The Campus Center for Appropriate Technology, needed a way to shelter its vermiculture bins and Biodiesel refinery--but not just any building would do; the co-directors were looking for construction materials that would be in line with their mission to value a healthy planet and to demonstrate living lightly. Alec Cooley, waste reduction manager for Humbolt State University, originally planned to build the shed from Douglas fir, but Derek Toups (a previous CCAT co-director) introduced him to bamboo as a more appropriate building material
Origin and Purpose[edit | edit source]
Bamboo is more sustainable than conventional timber. The supply can be maintained without any residual damage; in fact, harvesting at the right time actually helps the plant to grow more quickly in the future.For every crop of timber, a plot of bamboo can be harvested 17 times. The small (15 by 90ft) grove behind the structure, once it has established itself, will produce enough bamboo to replace the entire structure once every year. Since bamboo lasts about 30 to 40 yrs, CCAT will be able to provide bamboo for other alternative construction projects. Some structures in Japan have lasted much longer--almost four hundred years! Finally, bamboo grows well in many temperate climates; this makes it appropriate for cultivation in much of the U.S.
Design of the Structure[edit | edit source]
Construction with bamboo is different than building with conventional timber. Its long fibers give it twice the compressive strength of concrete, and the same tension strength as steel. It has greater shear strength than many structural woods, but it is too flexible to take up bending forces. For this reason, each truss is built to put only tension or compression forces in the bamboo. The secret to Bamboo's strength is its internal shape. It is made of internodes, which are hollow cylinders, and nodes, which interupt the internodes about every foot or so with a wooden "plug".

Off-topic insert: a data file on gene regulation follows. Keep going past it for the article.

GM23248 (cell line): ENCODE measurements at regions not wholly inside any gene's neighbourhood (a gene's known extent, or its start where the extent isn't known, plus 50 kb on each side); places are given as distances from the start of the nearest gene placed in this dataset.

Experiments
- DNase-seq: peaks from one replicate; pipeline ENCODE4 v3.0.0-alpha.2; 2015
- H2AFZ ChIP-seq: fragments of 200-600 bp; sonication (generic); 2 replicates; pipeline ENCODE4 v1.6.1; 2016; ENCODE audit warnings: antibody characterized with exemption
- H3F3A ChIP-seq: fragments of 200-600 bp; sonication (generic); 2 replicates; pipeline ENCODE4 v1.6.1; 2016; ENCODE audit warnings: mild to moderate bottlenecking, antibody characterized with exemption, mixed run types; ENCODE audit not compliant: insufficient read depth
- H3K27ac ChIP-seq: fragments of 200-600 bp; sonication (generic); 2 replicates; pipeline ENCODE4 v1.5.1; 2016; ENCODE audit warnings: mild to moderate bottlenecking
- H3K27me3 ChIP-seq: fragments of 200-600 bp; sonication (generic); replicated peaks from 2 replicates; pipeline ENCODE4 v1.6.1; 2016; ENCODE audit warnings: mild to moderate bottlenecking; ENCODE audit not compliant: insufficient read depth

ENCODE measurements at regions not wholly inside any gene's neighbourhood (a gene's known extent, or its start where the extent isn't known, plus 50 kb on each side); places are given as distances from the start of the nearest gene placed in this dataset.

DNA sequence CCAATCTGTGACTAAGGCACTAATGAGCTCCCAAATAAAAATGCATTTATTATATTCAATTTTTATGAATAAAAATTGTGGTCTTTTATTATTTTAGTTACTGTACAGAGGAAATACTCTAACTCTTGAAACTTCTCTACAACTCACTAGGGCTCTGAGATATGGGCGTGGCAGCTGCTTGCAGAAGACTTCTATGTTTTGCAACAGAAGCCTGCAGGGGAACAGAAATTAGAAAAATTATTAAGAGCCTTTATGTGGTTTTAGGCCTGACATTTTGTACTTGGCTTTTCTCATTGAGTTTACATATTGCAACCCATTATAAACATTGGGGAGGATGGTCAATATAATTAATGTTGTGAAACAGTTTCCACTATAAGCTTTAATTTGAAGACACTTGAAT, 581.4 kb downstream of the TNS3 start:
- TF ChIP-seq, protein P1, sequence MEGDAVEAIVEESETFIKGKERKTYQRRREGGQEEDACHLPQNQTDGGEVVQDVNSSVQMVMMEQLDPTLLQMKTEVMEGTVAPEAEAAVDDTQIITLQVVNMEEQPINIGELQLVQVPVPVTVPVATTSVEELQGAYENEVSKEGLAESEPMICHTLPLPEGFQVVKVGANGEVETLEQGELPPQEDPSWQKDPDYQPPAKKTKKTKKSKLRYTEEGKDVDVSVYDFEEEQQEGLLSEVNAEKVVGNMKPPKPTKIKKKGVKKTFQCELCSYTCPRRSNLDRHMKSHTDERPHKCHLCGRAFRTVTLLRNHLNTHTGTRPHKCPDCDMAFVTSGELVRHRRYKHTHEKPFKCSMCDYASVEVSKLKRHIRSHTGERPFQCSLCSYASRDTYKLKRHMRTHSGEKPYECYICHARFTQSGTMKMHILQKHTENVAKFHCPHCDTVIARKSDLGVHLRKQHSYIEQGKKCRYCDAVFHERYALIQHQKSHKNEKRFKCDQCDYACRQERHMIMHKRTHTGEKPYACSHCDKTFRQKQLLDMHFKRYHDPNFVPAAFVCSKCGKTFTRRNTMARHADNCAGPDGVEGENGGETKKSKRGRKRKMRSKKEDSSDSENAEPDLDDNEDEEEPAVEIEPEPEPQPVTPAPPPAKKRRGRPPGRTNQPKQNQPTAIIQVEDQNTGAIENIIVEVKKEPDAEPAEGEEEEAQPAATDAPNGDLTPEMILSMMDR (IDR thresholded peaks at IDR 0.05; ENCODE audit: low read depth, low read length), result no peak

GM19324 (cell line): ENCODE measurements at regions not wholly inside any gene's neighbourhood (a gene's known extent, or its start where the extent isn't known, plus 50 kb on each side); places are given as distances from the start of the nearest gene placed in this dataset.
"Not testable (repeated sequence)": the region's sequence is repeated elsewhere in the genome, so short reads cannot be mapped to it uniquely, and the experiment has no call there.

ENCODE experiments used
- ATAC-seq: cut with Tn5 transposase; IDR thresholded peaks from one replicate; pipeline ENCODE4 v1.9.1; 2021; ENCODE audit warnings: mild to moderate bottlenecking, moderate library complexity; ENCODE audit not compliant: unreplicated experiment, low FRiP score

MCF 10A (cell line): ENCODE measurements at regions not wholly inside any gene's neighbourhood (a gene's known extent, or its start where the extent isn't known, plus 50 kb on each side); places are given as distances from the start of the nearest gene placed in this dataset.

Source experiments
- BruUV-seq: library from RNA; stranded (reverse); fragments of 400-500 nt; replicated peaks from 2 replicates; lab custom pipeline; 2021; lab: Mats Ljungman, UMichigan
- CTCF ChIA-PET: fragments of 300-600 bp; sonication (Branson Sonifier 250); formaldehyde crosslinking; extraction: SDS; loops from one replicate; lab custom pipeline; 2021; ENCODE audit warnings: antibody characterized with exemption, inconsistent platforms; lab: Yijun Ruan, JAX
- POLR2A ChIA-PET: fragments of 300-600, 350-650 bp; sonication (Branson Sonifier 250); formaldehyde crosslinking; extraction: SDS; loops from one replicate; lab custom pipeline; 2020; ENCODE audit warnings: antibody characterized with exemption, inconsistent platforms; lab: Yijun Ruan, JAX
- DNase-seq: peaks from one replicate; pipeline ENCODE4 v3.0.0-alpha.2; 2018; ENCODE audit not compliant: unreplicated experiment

CCAT's bamboo structure is large, with 600 square feet of roof area, and fairly lightweight. This caused some of the builders to think that the structure might act as a giant kite; in order to keep it secure, they anchored the building in place with six 3000-pound concrete blocks.
Rebar anchors main support stalks to concrete blocks
Little equipment is needed to build with bamboo, only simple tools. The manner of joining stalks is simple and secure. Wherever two pieces of bamboo connect, holes are drilled in the internode portion of the stalks. A bolt is pushed through both pieces, and the internodes are filled with mortar. The mortar distributes the load of the bolt through the whole piece of bamboo and prevents it from splitting.
Steel bolts through mortar in internodes
Visual Properties of Bamboo[edit | edit source]
The round forms of bamboo are visually appealing; it has a different and more calming effect than the rectanglular shapes we are used to seeing. Each stalk changes diameter from one end to the other, and the shape of the nodes and internodes lend interest. The whole structure has a pleasant, organic appearance; indeed, the only conventional timber in the structure, 2x4 beams which anchor the roof panels in place, seems jarring and out of place.
The thickest stalks are used as pillars, anchoring the structure in place; medium-thickness culms are used for cross-bracing and strengthening. The thinnest stalks branch outward to support the roof. All poles taper toward the ends; the overall effect is one of grace and of appropriate sizes used in the right places.
Sources Cited[edit | edit source]
"Building with Bamboo" Darrel DeBoer, architect. (510) 865-3669
"Building Anew with Bamboo." AT Transfer. Apperson, Arron; and Posner, Andrew. Fall 2001.
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